In the news:
Seattle investment adviser guilty of fraud in $46M case
Mark Spangler was convicted of fraud and money laundering after secretly investing clients’ money into risky startups in which he had an ownership interest.
Seattle Times business reporter
Mark F. Spangler, a Seattle investment adviser, was found guilty Thursday of 31 counts of fraud and money laundering after deceiving clients by secretly investing more than $46 million of their money into two risky startups in which he had an ownership interest.
Spangler, 58, who ran an investment firm called The Spangler Group and is a former chairman of the National Association of Personal Finance Advisors, faces a possible life sentence.
After a 14-day trial, a federal jury convicted him on 24 counts of wire fraud, seven counts of money laundering and one count of investment-adviser fraud.
Sentencing is scheduled for Feb. 6. Spangler’s attorney, John Zulauf, said his client has no comment at this time.
According to Securities and Exchange Commission documents, Spangler raised more than $56 million from his clients beginning in 1998. However, between 2003 and 2011, rather than invest the funds in publicly traded securities, he diverted more than $46 million into two risky startups, TeraHop and Tamarac.
Spangler co-founded TeraHop, a Georgia company that made wireless devices used to monitor the location and activity of people or physical assets such as construction equipment. He served as chairman and CEO until the company failed in 2011.
Spangler also co-founded Seattle-based Tamarac, which designs software for financial planners. He was the company’s chairman until February 2011.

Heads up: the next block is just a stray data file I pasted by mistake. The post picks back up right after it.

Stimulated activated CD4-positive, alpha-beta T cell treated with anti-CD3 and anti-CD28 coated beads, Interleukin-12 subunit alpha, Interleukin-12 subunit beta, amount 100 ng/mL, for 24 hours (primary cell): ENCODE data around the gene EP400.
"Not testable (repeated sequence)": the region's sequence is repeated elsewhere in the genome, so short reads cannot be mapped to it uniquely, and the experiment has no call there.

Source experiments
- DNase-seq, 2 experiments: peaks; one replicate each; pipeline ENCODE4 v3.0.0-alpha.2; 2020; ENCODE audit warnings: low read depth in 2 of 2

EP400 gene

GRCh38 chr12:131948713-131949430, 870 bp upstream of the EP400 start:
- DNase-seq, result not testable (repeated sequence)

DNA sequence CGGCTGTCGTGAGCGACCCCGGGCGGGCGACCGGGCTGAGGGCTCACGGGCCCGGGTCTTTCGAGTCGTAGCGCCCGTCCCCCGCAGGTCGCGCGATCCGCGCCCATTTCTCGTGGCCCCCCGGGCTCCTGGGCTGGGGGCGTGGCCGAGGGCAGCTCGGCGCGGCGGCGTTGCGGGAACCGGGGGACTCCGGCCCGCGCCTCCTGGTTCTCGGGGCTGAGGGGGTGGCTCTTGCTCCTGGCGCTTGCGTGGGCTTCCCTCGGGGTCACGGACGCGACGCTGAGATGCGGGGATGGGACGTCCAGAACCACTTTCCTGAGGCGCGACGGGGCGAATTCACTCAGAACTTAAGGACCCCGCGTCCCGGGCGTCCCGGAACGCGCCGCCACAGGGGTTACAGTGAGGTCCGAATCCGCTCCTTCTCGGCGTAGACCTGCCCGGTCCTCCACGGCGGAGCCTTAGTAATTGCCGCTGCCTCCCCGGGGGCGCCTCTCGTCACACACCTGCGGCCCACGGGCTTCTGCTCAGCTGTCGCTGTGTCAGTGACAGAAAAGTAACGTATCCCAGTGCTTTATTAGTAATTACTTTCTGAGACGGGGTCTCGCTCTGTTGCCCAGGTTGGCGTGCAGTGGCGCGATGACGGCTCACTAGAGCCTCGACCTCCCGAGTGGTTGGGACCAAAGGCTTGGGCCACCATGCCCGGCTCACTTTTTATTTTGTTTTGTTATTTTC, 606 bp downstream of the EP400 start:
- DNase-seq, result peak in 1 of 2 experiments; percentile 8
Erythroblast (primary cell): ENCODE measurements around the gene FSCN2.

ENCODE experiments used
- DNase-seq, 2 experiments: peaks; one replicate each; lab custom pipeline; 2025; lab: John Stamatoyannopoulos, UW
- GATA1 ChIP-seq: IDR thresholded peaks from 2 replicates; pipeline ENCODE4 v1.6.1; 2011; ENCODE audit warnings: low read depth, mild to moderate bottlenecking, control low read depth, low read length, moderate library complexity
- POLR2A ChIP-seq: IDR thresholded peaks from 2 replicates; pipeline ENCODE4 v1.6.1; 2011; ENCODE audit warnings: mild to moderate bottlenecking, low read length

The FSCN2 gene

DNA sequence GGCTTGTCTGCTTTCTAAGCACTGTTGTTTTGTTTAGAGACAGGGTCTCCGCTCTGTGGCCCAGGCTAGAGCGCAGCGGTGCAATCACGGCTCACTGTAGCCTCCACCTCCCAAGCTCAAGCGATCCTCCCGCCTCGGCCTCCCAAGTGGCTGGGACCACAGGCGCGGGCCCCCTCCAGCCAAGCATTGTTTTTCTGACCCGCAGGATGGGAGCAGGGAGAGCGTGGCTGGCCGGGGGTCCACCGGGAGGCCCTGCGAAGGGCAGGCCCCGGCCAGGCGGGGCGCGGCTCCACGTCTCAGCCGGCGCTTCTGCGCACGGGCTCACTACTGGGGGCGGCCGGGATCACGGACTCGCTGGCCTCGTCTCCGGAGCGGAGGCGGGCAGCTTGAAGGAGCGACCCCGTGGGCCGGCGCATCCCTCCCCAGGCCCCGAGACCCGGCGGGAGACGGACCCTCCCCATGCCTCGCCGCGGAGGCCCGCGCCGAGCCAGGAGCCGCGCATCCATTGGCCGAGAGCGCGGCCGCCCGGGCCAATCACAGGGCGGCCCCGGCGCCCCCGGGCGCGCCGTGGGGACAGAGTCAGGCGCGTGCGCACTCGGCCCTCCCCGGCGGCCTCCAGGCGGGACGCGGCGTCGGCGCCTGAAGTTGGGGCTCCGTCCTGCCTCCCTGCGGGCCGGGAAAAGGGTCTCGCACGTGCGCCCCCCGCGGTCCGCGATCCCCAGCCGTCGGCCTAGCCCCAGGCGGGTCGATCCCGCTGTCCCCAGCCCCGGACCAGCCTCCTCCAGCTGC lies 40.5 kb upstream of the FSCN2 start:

The SEC had a Bellevue accounting firm conduct a surprise inspection of The Spangler Group’s books for the period from December 2009 through September 2010. The firm’s Jan. 30, 2011 report indicated Spangler had been operating without any independent oversight of his company’s funds.
Later that year, the Spangler Group filed for receivership — similar to bankruptcy, but in state court rather than federal court.
That sparked the SEC and U.S. Attorney’s Office investigations into what Spangler did with the $56 million or more entrusted to him.
According to the U.S. Attorney’s Office, Spangler collected more than $4 million in investment-adviser fees from his clients and more than $1 million in fees from the two startups. And, while he was losing tens of millions of his clients’ money, Spangler traveled the world and purchased an $890,000 yacht and a $20,000 engagement ring.
“Mark Spangler gambled with other people’s money without their knowledge — he defrauded friends and family members who trusted him with their life’s savings,” U.S. Attorney Jenny Durkan said in a written statement.
The Securities and Exchange Commission also filed a civil complaint in 2012, accusing Spangler of funneling about $47.7 million of his clients’ money into private ventures “despite representing that he would invest primarily in publicly traded securities,” according to an SEC news release at the time.
The civil case was put on hold while the criminal proceedings continued, and will resume once the criminal trial has concluded, according to an SEC spokesperson.
The civil suit says Spangler and his firm violated the antifraud provisions of securities laws, and seeks financial penalties as well as any gains from the violations.
The SEC declined to comment on its case while in litigation.
U.S. District Judge Ricardo S. Martinez was unavailable Thursday to hear the verdict, so U.S. District Judge Robert S. Lasnik stepped in.
The prosecution asked to have Spangler put into immediate custody, but Lasnik declined, stating he did not have enough knowledge of the case.
The prosecution may renew the request to incarcerate Spangler once Martinez returns next week.
Information from The Seattle Times archives was used in this report.
Coral Garnick: 206-464-2422 or email@example.com. On Twitter @coralgarnick